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The Mass Media

The Mass Media

The Mass Media

A breakdown of baseball’s season, and what’s to come

Outfielder Mariano Jimenez stares into the field after a tough loss on May 2. Photo provided by Beacons Athletics.

UMass Boston Baseball was smacked 15–5 on Thursday May 2, which brought their record to 24–13. The team finished off the regular season at Babson College Sunday, May 5. As of May 2, the Little East Conference’s website lists UMass Boston as second in the LEC, just behind UMass Dartmouth.

The Beacons’ season-finale was out of conference, so they’ll finish 13–3 against LEC opponents. The Corsairs of UMass Dartmouth are 12–2. But with two games in hand, the Corsairs will play Eastern Connecticut in a double-header, which will have all the implications of the Beacons’ playoff seeding. 

The wrench in it all? Eastern Connecticut State University. The third-seeded Huskies held a 11–3 record in the LEC as of May 2, and were named the unanimous preseason favorites in the 2024 LEC Coaches Poll. However, East Conn could be considered an underperformer this year; they’ve won back to back LEC Championships, including a Division III College World Series title two years ago. That was also two years after UMass Boston’s three-peat, the only in LEC history. It’s a tight trio at the top of the Little East, with the two usual suspects involved. 

UMass Boston’s final game will not factor into playoff seedingit’s all riding on the Corsairs and Huskies’ double feature. Here’s what could happen:

If UMass Dartmouth wins both games, they lock into the one seed with a 14–2 LEC record. Eastern Connecticut would then drop to 11–5, taking the third seed. UMass Boston would finish in second place. 

If the games are split, the Beacons secure first. This scenario brings the Corsairs to 13–3 in conference, and the Huskies to 12–4. UMass Dartmouth would lose the tiebreaker with UMass Boston based on win percentage, resulting in the second seed for the Corsairs. Eastern Connecticut needs to sweep the series to avoid the third seed. 

The final possibility comes from two Huskie wins. Eastern Connecticut would earn the first seed with a 13–3 record, holding the tiebreaker over UMass Boston. If the Huskies pull this off, the top three LEC seeds go, in order, Eastern Connecticut at one, UMass Boston taking two and UMass Dartmouth holding three.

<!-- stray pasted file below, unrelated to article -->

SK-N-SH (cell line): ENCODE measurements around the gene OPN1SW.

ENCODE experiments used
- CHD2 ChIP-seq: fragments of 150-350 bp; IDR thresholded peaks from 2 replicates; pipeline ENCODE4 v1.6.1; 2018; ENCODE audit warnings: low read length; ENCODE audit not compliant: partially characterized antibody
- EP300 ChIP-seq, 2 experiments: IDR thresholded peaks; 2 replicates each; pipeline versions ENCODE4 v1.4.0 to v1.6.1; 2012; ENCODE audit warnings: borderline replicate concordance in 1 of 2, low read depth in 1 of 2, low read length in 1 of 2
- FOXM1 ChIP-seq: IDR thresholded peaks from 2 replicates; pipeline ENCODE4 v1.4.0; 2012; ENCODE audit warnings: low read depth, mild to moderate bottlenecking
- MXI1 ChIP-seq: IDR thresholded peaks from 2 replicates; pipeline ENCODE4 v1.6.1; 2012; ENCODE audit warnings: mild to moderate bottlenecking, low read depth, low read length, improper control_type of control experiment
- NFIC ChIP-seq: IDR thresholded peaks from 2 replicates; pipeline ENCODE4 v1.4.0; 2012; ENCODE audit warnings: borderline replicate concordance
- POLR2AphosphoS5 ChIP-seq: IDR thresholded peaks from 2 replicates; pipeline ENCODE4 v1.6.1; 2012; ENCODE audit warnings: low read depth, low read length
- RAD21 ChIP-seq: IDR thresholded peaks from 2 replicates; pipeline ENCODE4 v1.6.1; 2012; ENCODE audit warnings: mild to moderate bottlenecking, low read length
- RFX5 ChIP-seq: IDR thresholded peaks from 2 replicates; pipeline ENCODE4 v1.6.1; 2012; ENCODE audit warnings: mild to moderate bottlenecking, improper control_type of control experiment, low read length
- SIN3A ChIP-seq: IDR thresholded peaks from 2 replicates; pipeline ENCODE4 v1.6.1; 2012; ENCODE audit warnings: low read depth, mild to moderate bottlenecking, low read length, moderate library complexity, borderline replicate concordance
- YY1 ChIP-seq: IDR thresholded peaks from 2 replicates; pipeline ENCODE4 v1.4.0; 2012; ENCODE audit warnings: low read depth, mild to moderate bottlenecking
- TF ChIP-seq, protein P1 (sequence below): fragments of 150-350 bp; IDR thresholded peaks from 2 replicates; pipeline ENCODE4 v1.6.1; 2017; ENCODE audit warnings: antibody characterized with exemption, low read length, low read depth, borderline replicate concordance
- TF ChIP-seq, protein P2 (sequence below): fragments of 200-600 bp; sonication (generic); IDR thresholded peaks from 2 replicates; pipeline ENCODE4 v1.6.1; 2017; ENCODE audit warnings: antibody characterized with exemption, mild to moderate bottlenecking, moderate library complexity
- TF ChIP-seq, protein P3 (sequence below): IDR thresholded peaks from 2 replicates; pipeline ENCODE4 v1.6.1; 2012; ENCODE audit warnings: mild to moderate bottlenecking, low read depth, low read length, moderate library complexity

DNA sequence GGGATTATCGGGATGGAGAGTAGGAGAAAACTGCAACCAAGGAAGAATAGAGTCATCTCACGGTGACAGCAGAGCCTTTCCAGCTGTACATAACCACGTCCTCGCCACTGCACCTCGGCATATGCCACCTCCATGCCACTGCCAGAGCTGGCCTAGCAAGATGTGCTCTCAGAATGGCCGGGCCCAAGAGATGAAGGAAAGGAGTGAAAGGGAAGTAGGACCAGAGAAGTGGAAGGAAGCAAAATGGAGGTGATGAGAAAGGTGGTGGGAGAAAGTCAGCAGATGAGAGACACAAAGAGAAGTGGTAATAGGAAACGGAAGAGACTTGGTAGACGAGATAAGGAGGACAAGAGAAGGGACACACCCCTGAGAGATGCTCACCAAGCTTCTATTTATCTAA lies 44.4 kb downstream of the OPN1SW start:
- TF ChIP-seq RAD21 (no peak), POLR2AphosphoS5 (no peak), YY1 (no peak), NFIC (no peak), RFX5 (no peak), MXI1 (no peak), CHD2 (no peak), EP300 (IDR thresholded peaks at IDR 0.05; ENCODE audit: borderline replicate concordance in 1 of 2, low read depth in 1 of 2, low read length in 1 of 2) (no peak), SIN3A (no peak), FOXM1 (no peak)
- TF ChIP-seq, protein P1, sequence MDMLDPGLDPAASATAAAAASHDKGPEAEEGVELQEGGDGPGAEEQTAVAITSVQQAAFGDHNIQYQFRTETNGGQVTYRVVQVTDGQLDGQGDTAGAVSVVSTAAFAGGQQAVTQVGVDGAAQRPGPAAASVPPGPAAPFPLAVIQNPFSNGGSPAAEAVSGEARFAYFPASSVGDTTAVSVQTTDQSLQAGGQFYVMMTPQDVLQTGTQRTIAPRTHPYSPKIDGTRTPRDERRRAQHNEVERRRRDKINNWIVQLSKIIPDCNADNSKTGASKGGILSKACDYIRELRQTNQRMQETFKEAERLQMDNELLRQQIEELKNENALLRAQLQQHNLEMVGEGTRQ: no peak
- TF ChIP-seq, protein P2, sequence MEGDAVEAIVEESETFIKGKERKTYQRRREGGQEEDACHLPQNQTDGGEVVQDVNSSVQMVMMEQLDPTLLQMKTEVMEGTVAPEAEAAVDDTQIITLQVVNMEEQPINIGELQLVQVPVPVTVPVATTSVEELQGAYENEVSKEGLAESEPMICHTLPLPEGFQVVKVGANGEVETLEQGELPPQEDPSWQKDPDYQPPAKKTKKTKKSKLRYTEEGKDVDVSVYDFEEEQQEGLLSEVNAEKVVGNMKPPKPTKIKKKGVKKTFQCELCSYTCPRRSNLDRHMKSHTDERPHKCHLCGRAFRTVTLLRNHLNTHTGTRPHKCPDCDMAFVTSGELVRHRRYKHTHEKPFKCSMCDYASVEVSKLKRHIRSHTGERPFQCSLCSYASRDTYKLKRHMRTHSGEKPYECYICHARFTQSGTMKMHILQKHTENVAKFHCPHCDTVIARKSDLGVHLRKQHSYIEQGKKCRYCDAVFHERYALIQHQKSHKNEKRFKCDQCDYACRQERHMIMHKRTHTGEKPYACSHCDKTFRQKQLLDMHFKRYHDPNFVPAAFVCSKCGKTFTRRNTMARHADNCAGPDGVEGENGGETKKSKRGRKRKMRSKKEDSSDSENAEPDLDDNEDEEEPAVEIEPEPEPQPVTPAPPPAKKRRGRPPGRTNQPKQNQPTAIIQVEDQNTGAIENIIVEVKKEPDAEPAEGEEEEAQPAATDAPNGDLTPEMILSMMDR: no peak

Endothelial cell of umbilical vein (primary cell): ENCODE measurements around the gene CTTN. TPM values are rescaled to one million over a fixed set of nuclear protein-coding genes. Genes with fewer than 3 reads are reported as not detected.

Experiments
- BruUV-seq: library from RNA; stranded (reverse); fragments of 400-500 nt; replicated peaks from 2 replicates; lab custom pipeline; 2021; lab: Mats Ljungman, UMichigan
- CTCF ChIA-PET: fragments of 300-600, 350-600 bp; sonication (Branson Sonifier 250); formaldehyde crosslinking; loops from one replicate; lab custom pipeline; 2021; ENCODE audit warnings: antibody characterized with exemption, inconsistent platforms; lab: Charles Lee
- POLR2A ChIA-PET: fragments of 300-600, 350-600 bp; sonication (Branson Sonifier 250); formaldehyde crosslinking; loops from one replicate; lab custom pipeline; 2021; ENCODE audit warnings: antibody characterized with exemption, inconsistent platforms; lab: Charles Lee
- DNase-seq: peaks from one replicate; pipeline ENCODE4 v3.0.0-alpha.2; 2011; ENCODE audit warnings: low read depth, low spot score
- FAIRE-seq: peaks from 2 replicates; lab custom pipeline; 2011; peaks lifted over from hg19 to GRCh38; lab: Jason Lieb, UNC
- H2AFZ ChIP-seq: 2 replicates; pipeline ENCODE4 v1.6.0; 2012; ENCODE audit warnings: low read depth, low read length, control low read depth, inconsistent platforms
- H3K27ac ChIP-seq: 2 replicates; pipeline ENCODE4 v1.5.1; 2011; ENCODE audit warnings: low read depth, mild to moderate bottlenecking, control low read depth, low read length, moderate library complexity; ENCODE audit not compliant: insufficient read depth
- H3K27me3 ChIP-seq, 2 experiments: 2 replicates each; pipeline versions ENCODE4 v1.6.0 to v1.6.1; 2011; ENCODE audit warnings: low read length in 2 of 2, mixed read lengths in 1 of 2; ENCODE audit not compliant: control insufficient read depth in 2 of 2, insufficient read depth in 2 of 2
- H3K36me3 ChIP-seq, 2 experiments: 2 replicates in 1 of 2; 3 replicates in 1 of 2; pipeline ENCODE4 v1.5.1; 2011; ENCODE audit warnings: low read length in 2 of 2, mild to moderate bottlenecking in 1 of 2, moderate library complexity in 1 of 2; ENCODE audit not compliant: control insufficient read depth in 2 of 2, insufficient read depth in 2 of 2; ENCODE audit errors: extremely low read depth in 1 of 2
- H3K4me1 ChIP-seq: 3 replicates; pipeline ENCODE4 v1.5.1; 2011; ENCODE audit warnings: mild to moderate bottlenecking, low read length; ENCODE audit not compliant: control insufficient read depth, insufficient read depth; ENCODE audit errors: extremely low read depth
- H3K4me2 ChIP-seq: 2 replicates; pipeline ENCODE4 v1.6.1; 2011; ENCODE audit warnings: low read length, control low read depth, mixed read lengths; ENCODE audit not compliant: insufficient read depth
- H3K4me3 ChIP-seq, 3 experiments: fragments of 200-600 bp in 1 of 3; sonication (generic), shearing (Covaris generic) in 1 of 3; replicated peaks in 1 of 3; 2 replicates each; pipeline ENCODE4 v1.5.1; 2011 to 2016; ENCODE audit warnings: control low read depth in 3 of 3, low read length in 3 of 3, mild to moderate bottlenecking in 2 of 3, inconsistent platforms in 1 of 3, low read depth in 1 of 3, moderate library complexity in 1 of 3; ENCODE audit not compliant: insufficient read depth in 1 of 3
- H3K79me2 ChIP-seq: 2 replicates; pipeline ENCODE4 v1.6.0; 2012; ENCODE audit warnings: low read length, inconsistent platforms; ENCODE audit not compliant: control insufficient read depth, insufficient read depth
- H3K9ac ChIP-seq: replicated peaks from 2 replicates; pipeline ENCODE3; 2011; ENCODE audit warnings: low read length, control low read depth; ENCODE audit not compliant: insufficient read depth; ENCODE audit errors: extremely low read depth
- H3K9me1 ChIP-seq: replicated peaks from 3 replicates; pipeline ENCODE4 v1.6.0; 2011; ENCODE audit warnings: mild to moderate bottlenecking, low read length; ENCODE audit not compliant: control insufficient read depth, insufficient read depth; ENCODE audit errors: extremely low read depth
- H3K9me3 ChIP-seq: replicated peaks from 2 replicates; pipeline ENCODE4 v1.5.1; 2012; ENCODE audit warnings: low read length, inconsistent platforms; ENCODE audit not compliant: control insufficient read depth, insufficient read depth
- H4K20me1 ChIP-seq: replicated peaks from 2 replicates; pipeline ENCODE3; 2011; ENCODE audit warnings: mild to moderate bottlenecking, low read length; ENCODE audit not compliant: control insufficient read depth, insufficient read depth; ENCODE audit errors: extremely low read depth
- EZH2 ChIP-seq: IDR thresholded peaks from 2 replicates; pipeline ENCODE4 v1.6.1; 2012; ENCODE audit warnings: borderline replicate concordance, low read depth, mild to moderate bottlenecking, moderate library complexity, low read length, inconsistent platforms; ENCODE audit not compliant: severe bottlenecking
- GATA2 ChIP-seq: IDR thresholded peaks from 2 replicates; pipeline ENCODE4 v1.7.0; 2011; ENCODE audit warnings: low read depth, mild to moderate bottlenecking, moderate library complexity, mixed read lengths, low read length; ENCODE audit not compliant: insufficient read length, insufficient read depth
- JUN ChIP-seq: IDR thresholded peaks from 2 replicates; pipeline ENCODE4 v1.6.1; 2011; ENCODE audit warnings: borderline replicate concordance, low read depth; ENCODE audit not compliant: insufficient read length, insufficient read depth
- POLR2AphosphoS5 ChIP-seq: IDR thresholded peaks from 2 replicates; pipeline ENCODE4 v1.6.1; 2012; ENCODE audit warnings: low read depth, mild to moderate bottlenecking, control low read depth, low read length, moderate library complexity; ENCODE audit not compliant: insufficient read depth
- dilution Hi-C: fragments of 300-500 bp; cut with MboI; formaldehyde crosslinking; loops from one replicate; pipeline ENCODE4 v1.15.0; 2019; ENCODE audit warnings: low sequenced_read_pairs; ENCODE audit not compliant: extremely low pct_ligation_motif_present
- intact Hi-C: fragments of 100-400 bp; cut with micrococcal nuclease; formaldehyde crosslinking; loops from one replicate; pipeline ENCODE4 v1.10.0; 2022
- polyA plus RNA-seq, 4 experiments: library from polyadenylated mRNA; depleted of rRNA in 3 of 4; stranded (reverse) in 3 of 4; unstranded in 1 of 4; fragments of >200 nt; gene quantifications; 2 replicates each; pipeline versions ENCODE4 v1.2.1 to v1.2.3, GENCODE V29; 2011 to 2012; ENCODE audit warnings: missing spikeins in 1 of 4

So, the Beacons could end up anywhere from the one through three seeds come playoff time. They’ve expressed a particular likeness for playing on the Peninsula, and for a team with deep playoff run desires, home-field serves as a huge advantage. 

On another note, here’s a look at how hot the bats have been for the Beacons. 

Of their starting lineup, just one holds an average of below .270—still a remarkable feat. Their hottest hitter, Justin Gouveia, is over a hundred points above that at .377. 

The Beacons have a pair of players hitting above .350 this year—Gouveia and Aidan Blake—and a third topping .300, Bostyn Burris at .345. Either Gouveia or Blake lead the team in every major statistical category: this includes batting average, runs, hits, doubles, triples, home runs, RBIs, total bases, walks, slugging and on-base percentage.

Gouveia’s average is tied for the fourth highest in LEC. Blake leads the LEC in OBP and OPS. The top of the Beacons’ lineup is as good as anybody’s that they’re going to face. 

Another standout story for this team has been freshman catcher, Brandon Gaer. The Connecticut native has done most of the catching while batting .276 with an OPS of .938, the third highest on the team.

UMass Boston built their season at the plate, and the pitching staff wasn’t “bad” by any stretch of the imagination. It was solid; the Beacons’ ERA actually sits second in the LEC at 5.18 (2). It’s about one and a half runs higher than first place Eastern Connecticut’s. The Wolves’ arms blow the Beacons out of the water.

Pitching is crucial this time of year. One player taking over a game can be season altering, and whoever has more players that can do that obviously has the advantage—no matter how good you can hit. Last year UMass Boston gave up 14 runs to the aforementioned Huskies in the championship—that’s a big bowl of bad, and they need to be more reliable.

But it’s not dreary in Dorchester, even if UMass Boston’s playoff fate is out of their hands. This team has a pretty good shot no matter where they land, and they’ve all bought into that.